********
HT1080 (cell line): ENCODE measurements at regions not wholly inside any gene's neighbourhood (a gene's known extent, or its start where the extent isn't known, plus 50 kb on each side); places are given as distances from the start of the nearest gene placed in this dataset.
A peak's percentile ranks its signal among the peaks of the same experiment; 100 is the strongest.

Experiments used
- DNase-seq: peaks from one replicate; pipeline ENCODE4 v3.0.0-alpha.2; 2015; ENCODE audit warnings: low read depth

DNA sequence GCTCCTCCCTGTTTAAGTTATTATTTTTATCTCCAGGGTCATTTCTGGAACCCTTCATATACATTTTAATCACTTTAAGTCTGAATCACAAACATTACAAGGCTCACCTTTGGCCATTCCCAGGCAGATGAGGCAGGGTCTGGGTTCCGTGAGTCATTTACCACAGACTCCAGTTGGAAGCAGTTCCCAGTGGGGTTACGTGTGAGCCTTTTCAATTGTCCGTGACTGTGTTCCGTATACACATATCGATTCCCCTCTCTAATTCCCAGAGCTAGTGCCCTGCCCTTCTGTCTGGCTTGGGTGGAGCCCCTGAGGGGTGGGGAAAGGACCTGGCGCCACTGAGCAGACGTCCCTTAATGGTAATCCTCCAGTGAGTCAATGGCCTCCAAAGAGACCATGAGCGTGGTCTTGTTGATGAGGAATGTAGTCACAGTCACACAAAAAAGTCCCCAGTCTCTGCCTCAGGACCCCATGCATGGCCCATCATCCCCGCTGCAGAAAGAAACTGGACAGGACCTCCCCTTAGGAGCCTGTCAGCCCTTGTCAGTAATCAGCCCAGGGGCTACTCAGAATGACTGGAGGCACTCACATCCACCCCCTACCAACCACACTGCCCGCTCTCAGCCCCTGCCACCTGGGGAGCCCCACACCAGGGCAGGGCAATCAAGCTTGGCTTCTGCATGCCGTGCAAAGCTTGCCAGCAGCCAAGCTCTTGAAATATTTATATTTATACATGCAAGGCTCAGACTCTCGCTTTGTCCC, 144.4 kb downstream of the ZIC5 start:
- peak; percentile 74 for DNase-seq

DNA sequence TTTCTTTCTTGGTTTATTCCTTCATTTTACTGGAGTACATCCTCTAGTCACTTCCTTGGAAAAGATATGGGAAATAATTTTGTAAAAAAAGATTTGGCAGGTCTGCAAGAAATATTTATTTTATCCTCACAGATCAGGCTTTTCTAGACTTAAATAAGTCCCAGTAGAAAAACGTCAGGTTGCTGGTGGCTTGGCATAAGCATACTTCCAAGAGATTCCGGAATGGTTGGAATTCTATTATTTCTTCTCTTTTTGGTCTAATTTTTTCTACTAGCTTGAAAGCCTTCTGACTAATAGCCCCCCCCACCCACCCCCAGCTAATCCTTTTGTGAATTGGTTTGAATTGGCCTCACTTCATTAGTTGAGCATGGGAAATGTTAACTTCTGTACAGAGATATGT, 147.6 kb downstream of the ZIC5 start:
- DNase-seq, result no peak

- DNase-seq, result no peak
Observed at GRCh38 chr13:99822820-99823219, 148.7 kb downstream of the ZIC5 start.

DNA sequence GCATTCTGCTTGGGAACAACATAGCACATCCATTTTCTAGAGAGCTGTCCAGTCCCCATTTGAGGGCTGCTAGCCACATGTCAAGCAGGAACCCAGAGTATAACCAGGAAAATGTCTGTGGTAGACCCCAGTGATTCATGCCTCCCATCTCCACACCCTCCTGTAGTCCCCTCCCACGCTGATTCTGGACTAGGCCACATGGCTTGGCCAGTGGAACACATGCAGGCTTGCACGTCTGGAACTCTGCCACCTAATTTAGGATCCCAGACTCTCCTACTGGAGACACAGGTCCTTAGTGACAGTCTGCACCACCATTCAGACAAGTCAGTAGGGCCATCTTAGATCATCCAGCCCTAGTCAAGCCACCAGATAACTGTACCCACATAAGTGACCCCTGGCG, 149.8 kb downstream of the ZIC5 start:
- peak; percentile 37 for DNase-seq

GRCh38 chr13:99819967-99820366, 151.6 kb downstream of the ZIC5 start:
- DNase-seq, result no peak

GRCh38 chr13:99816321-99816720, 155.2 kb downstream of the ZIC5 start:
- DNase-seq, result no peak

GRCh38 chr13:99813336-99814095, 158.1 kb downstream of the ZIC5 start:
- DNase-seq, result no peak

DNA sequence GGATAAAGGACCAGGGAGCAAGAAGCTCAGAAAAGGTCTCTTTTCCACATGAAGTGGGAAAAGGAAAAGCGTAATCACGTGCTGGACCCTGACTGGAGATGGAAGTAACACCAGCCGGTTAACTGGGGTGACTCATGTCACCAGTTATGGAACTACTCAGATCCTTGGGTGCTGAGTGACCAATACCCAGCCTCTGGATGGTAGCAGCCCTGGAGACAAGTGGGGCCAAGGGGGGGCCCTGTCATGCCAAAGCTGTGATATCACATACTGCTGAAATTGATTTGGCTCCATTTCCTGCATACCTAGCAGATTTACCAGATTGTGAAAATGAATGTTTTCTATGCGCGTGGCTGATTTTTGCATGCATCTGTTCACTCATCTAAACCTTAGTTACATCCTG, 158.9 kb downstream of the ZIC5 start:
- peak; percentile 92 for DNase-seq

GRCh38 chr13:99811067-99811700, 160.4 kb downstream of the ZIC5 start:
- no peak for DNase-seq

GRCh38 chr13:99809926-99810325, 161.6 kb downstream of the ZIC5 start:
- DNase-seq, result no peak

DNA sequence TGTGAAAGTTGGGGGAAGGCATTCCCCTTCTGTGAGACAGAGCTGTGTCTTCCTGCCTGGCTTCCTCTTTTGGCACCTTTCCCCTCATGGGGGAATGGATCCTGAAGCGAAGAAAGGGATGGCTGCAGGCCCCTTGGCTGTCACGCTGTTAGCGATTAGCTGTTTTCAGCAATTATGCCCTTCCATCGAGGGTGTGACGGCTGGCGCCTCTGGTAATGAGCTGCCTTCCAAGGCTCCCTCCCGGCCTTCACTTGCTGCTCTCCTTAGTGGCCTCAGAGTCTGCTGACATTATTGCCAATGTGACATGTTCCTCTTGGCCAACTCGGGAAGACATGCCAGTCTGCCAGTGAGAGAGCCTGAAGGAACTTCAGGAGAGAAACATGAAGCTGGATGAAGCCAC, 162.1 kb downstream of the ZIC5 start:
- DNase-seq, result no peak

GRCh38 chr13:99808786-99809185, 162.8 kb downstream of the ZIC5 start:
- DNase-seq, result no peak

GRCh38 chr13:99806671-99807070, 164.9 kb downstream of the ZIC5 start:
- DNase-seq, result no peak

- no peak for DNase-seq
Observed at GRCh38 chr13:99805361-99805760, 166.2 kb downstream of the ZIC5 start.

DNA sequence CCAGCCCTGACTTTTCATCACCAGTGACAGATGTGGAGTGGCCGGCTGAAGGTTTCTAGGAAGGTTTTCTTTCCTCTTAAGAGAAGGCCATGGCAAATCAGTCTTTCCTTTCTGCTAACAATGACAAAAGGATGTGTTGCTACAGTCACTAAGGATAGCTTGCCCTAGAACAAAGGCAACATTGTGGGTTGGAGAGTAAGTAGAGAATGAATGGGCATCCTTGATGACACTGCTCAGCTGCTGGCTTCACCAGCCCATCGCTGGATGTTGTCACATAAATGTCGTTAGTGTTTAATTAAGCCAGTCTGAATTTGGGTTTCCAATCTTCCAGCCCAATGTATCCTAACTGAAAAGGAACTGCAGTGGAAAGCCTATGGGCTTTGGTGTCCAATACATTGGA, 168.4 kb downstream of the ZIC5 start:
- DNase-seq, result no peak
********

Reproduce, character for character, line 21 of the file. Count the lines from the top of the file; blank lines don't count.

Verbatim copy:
GRCh38 chr13:99811067-99811700, 160.4 kb downstream of the ZIC5 start: